Successfully reported this slideshow.
We use your LinkedIn profile and activity data to personalize ads and to show you more relevant ads. You can change your ad preferences anytime.

Mi ttm%20 presentation_draft4_20_11_test


Published on

Published in: Health & Medicine
  • Be the first to comment

  • Be the first to like this

Mi ttm%20 presentation_draft4_20_11_test

  1. 1. Facilitating Behavior Change:The Transtheoretical Model of Behavior Change andMotivational Interviewing<br />Barbara Chase, MSN, ANP-C, CDE <br />Sandra O’Keefe, CWC<br />
  2. 2. Learning Objectives-Part I<br />At the conclusion of this presentation, attendees will be able to:<br />Define the 5 stages of the Transtheoretical Model (TTM) for behavior change<br />Assess patients’ current stage of behavior change using TTM<br />Identify the 10 processes of how to progress through TTM stages <br />Define Motivational Interviewing (MI)<br />Describe skills, styles and strategies used in MI<br />Understand how to use MI tools to assess readiness to change<br />
  3. 3. Continuing Education Statement<br />Massachusetts General Hospital (OH-239/10-01-11) is an approved provider of continuing nursing education by the Ohio Nurses Association (OBN-001-91), an accredited approver by the American Nurses Credentialing Center’s Commission on Accreditation.<br />Criteria for successful completion include attendance at the entire event and submission of a complete evaluation form.<br />Barbara Chase, MSN, NP, CDE has no conflicts of interest to disclose.<br />Sandra O’Keefe, CWC has no conflicts of interest to disclose.<br />
  4. 4. The Transtheoretical Model of Behavior Change <br />Stages of Behavior Change<br />Prochaska, J.O., & DiClemente, C.C. 1983<br />
  5. 5. How do our perceptions change?<br />
  6. 6. Moving across stages of change<br />10 Processes:<br />5 Cognitive:<br />Get information<br />Being moved emotionally<br />Considering how the behavior affects others<br />Self-image<br />Social Norms<br />5 Behavioral:<br />Make a commitment<br />Use cues<br />Use substitution<br />Social Support<br />Rewards<br />Prochaska, J.O., & DiClemente, C.C. 1983<br />
  7. 7. Behavior Change<br />Motivational Interviewing:<br />A client-centered, directive method for motivating change by exploring and resolving ambivalence. <br />Encourages change talk<br />Discourage resistance talk<br />Miller and Rollnick, 1991<br />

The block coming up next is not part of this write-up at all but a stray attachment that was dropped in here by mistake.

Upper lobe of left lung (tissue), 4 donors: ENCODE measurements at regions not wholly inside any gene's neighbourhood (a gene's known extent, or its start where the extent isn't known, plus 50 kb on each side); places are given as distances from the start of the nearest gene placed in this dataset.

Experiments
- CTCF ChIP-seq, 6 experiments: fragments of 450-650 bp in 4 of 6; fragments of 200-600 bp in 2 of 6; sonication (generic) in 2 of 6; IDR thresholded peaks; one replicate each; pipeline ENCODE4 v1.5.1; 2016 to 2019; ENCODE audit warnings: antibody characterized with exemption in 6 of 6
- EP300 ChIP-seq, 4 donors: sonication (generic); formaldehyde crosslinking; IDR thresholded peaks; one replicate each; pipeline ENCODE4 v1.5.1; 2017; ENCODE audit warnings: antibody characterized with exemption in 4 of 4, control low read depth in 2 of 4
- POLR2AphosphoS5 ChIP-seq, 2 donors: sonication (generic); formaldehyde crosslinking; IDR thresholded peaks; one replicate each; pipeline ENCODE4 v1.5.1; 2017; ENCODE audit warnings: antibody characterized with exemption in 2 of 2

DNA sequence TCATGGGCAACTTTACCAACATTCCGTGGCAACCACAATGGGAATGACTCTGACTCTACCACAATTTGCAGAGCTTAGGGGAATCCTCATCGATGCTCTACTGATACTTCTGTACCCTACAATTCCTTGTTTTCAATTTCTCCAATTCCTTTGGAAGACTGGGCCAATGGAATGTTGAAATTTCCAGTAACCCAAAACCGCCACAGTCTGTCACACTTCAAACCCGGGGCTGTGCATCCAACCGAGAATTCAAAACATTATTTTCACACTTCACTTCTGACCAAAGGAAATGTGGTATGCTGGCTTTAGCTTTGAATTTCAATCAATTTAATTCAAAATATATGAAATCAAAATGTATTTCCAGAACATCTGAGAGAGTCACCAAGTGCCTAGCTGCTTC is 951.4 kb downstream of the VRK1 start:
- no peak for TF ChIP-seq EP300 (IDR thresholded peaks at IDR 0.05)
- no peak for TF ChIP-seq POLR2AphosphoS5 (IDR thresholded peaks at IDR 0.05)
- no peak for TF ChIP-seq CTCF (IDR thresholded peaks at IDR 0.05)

8. 8. Motivational Interviewing<br /><ul><li>Collaborative approach to help people change their behavior
  9. 9. Patient-centered skills, styles, strategies can be learned by many members of the care team
  10. 10. Promotes change from within not from without
  11. 11. The patient finds the answers, the patient finds the answers, the patient finds the answers!</li></ul>Miller and Rollnick, 1991<br />8<br />
  12. 12. Motivational Interviewing<br /><ul><li>Identifies, explores, resolves ambivalence
  13. 13. Uncovers patient motivation
  14. 14. Enhances conviction
  15. 15. Stimulates readiness for change
  16. 16. Creates a partnership instead of expert/recipient roles</li></ul>Miller and Rollnick, 1991<br />
  17. 17. Guiding Principles:<br />Express Empathy<br />Avoid Argument<br />Develop Discrepancy<br />Roll with Resistance<br />Support Self-Efficacy <br />Motivational Interviewing<br />Miller and Rollnick, 1991<br />
  18. 18. Motivational Interviewing: Empathy <br />Empathy IS: <br />the act of understanding, being aware of, being sensitive to and vicariously experiencing the feelings of another.<br />Empathyis NOT:.<br />Pity: a sorrow for one suffering, distressed or unhappy <br />Sympathy: an affinity, association or relationship between persons or things wherein whatever affects one similarly affects the other.<br />
  19. 19. Motivational Interviewing: Empathy<br />Do these statements express empathy, sympathy or pity?<br />“I feel sorry for you.”<br />“I respect your pain.”<br />“I feel your pain/joy.”<br />
  20. 20. Motivational Interviewing: Empathy<br />How to do it:<br />Unconditional positive regard:<br />Every situation may not be acceptable, but every person is.<br />Express feelings, not thoughts:<br />Thought: “I feel like a failure.”<br />Feeling: “I feel sad.”<br />Identify needs, not strategies:<br />Strategy: “You need to lose weight.”<br />Need: “You are going to lose weight so that your need for physical well-being is met”<br />Relay observations, not evaluations<br />Evaluation: “You failed to exercise last week.”<br />Observation: “You went to the gym one time last week”<br />